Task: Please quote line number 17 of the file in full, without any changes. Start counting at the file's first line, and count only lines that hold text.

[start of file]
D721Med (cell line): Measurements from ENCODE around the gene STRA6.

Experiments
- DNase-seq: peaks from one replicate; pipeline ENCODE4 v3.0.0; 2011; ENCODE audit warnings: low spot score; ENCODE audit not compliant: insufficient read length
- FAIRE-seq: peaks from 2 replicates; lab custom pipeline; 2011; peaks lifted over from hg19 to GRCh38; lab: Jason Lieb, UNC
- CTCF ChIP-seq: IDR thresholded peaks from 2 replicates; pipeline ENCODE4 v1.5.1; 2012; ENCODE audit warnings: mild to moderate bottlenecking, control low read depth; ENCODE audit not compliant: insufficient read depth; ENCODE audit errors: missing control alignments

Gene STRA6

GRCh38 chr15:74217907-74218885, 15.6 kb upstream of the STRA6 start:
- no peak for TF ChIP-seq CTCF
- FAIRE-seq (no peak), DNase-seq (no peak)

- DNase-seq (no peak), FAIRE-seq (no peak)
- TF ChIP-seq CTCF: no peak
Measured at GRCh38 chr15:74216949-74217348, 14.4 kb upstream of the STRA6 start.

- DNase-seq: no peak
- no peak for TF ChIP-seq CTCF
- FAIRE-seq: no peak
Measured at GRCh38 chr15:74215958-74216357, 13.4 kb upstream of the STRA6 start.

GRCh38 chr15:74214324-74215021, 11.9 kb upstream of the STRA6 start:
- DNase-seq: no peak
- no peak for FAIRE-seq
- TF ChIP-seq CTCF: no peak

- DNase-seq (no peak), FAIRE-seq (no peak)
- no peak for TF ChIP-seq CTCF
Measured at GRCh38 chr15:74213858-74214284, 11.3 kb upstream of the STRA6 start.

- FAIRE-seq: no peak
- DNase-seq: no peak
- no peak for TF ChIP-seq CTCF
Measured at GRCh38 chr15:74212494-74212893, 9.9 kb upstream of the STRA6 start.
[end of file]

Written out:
GRCh38 chr15:74214324-74215021, 11.9 kb upstream of the STRA6 start: